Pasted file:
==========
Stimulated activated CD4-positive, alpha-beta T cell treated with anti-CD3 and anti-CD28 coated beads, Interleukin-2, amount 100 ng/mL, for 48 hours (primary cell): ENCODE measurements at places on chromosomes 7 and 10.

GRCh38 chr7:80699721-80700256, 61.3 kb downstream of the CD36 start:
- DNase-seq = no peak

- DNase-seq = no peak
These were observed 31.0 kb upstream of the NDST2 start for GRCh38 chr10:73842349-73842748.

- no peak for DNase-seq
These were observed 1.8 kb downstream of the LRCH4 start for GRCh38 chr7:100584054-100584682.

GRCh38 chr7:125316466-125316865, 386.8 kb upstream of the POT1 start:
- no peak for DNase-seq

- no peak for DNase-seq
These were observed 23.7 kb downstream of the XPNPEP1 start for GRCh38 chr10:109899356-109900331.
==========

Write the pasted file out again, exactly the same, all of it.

Stimulated activated CD4-positive, alpha-beta T cell treated with anti-CD3 and anti-CD28 coated beads, Interleukin-2, amount 100 ng/mL, for 48 hours (primary cell): ENCODE measurements at places on chromosomes 7 and 10.

GRCh38 chr7:80699721-80700256, 61.3 kb downstream of the CD36 start:
- DNase-seq = no peak

- DNase-seq = no peak
These were observed 31.0 kb upstream of the NDST2 start for GRCh38 chr10:73842349-73842748.

- no peak for DNase-seq
These were observed 1.8 kb downstream of the LRCH4 start for GRCh38 chr7:100584054-100584682.

GRCh38 chr7:125316466-125316865, 386.8 kb upstream of the POT1 start:
- no peak for DNase-seq

- no peak for DNase-seq
These were observed 23.7 kb downstream of the XPNPEP1 start for GRCh38 chr10:109899356-109900331.